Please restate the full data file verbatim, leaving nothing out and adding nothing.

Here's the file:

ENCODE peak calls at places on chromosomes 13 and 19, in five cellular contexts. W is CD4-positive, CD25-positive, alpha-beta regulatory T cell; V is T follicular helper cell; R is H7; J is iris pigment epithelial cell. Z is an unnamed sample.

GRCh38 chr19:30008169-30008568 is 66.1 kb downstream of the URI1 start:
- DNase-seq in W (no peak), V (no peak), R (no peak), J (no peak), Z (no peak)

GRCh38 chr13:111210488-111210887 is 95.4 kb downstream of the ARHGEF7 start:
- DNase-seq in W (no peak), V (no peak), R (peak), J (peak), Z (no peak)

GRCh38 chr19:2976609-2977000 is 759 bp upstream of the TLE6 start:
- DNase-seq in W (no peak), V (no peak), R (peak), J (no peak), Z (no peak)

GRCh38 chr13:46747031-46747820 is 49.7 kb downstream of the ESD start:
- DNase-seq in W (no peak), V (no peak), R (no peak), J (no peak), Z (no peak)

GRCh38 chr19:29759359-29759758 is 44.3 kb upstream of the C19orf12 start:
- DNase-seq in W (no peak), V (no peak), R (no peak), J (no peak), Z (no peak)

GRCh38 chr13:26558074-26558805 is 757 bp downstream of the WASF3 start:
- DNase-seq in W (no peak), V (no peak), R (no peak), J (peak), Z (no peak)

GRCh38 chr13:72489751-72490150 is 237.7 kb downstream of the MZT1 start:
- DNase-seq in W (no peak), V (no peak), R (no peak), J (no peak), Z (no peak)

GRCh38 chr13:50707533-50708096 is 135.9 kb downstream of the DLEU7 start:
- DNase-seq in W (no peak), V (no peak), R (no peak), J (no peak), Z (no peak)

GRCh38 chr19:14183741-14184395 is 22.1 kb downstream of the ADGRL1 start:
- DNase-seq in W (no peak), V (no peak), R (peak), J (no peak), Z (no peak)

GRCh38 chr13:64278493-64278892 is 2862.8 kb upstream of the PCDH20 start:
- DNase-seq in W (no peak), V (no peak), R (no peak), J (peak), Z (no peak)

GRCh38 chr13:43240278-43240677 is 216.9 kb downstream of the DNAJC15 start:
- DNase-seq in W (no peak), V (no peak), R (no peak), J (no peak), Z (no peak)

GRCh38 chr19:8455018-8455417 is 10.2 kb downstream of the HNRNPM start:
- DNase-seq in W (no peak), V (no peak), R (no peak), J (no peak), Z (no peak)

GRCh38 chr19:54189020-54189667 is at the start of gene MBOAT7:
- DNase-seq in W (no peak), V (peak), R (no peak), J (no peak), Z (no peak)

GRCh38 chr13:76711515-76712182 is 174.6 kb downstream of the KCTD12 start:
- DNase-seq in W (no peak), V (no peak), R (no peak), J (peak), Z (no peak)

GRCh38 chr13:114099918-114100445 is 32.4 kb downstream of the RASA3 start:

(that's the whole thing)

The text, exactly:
ENCODE peak calls at places on chromosomes 13 and 19, in five cellular contexts. W is CD4-positive, CD25-positive, alpha-beta regulatory T cell; V is T follicular helper cell; R is H7; J is iris pigment epithelial cell. Z is an unnamed sample.

GRCh38 chr19:30008169-30008568 is 66.1 kb downstream of the URI1 start:
- DNase-seq in W (no peak), V (no peak), R (no peak), J (no peak), Z (no peak)

GRCh38 chr13:111210488-111210887 is 95.4 kb downstream of the ARHGEF7 start:
- DNase-seq in W (no peak), V (no peak), R (peak), J (peak), Z (no peak)

GRCh38 chr19:2976609-2977000 is 759 bp upstream of the TLE6 start:
- DNase-seq in W (no peak), V (no peak), R (peak), J (no peak), Z (no peak)

GRCh38 chr13:46747031-46747820 is 49.7 kb downstream of the ESD start:
- DNase-seq in W (no peak), V (no peak), R (no peak), J (no peak), Z (no peak)

GRCh38 chr19:29759359-29759758 is 44.3 kb upstream of the C19orf12 start:
- DNase-seq in W (no peak), V (no peak), R (no peak), J (no peak), Z (no peak)

GRCh38 chr13:26558074-26558805 is 757 bp downstream of the WASF3 start:
- DNase-seq in W (no peak), V (no peak), R (no peak), J (peak), Z (no peak)

GRCh38 chr13:72489751-72490150 is 237.7 kb downstream of the MZT1 start:
- DNase-seq in W (no peak), V (no peak), R (no peak), J (no peak), Z (no peak)

GRCh38 chr13:50707533-50708096 is 135.9 kb downstream of the DLEU7 start:
- DNase-seq in W (no peak), V (no peak), R (no peak), J (no peak), Z (no peak)

GRCh38 chr19:14183741-14184395 is 22.1 kb downstream of the ADGRL1 start:
- DNase-seq in W (no peak), V (no peak), R (peak), J (no peak), Z (no peak)

GRCh38 chr13:64278493-64278892 is 2862.8 kb upstream of the PCDH20 start:
- DNase-seq in W (no peak), V (no peak), R (no peak), J (peak), Z (no peak)

GRCh38 chr13:43240278-43240677 is 216.9 kb downstream of the DNAJC15 start:
- DNase-seq in W (no peak), V (no peak), R (no peak), J (no peak), Z (no peak)

GRCh38 chr19:8455018-8455417 is 10.2 kb downstream of the HNRNPM start:
- DNase-seq in W (no peak), V (no peak), R (no peak), J (no peak), Z (no peak)

GRCh38 chr19:54189020-54189667 is at the start of gene MBOAT7:
- DNase-seq in W (no peak), V (peak), R (no peak), J (no peak), Z (no peak)

GRCh38 chr13:76711515-76712182 is 174.6 kb downstream of the KCTD12 start:
- DNase-seq in W (no peak), V (no peak), R (no peak), J (peak), Z (no peak)

GRCh38 chr13:114099918-114100445 is 32.4 kb downstream of the RASA3 start: